Quentin Coldwater returns and he is now both a magician of Earth and a king of Fillory, Lev Grossman’s version of Narnia. Quentin is in search of a quest, the one that’s for him and him alone, and it doesn’t take long for him to find it.
It also doesn’t take long for Quentin to begin wryly reflecting on the world around him, and Grossman can hardly resist either. Between them, Lev and Quentin manage to make allusions to just about every nerdy, geeky, suburban aspect of North American life that Grossman thinks his audience can think of, ranging from iPhones to D&D to John Knowles’ A Separate Peace. Keeping up on these inside jokes can get a little tiresome, but who are we to scoff at something that clearly brings Grossman so much satisfaction?
Besides, this self-aware atmosphere allows Grossman a lot of freedoms — ones that few fantasy writers enjoy. For example, Fillory allows Grossman to create impressive high fantasy moments, such as Quentin’s hunt for the Seeing Hare, a Unique Beast that will foretell the future (death and despair, unfortunately). However, Grossman is also able to describe swords and sorcery using the parlance of our times. Everyone will have their own favorite line, but mine might have been “if you’re enough a power nerd, there is nothing that cannot be flowcharted,” not even comparative religion studies. Even Quentin, who dresses like a king of the Renaissance, looks at the people in Fillory and wonders “what it was like to be so unselfconsciously melodramatic. Nice, probably.”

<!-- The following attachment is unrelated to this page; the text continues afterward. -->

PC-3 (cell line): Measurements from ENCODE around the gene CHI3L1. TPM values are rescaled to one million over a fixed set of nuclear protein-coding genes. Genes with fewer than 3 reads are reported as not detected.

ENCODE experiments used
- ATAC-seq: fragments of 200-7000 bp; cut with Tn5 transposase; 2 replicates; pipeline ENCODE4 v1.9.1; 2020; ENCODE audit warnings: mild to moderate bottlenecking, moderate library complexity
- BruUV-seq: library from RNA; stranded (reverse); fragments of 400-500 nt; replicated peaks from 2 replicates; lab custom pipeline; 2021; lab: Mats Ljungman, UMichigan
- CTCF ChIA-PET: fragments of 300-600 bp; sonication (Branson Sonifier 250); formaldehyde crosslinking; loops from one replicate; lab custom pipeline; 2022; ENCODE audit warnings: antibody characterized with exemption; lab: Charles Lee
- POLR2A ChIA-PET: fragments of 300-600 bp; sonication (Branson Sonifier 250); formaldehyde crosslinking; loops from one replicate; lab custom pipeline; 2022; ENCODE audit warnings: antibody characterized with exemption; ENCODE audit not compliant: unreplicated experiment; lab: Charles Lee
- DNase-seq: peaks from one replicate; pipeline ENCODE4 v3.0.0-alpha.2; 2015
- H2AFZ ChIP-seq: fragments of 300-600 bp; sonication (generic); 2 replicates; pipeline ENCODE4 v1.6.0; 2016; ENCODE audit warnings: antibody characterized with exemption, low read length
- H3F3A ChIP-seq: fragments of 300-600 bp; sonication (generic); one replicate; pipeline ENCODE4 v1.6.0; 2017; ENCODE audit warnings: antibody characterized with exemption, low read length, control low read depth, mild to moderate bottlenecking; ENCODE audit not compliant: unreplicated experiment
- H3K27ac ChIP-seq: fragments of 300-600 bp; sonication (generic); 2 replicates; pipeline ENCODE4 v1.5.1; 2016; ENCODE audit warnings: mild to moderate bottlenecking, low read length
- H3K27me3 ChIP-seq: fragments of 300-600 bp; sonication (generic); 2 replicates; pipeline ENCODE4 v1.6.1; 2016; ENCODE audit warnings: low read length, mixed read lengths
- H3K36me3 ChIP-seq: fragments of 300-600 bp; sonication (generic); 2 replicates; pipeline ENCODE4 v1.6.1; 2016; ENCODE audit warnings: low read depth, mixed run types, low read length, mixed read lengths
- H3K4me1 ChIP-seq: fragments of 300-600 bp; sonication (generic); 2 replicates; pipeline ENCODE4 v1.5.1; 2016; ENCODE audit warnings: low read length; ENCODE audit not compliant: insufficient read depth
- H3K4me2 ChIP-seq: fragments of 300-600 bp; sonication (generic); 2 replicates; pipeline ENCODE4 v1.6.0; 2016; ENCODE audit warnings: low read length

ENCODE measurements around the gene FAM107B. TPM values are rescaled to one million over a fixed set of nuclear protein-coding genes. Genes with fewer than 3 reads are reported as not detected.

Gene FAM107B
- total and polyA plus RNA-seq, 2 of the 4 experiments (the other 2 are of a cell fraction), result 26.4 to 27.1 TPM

However, if a clever, amusing voice were the only thing driving The Magician King, it would surely be received as a disappointment. Instead, Grossman demonstrates that he has honed his fantasy chops. Critics will find it difficult to simply label The Magician King as “Harry Potter for adults” as they did with its predecessor. There’s just too much plot, and readers will almost certainly enjoy reading a clever rendition of their favorite trope, whether it be dragons, trickster deities, or even a brief war of the gods. Grossman has done his homework, and it shows. Even the sword dueling is quite impressive.
Clearly, Grossman has matured, and I think it’s fair to say his protagonist has as well. Quentin’s ennui about the world was appropriate for The Magicians, but would have felt a little strained here. Now, Quentin’s reflections are less prone to clever whining and more akin to intelligent epiphanies. When Quentin attempts to learn to use a sword, he finds it difficult and reflects “that was the thing about the world: it wasn’t that things were harder than you thought they were going to be, it was that they were hard in ways that you didn’t expect.” Well said, Quentin.
The Magician King is a very enjoyable fantasy, one that is sure to impress fans of The Magicians and that will also hopefully satisfy Lev Grossman’s detractors. It’s clear that he has the potential to become one of the best authors SFF has to offer.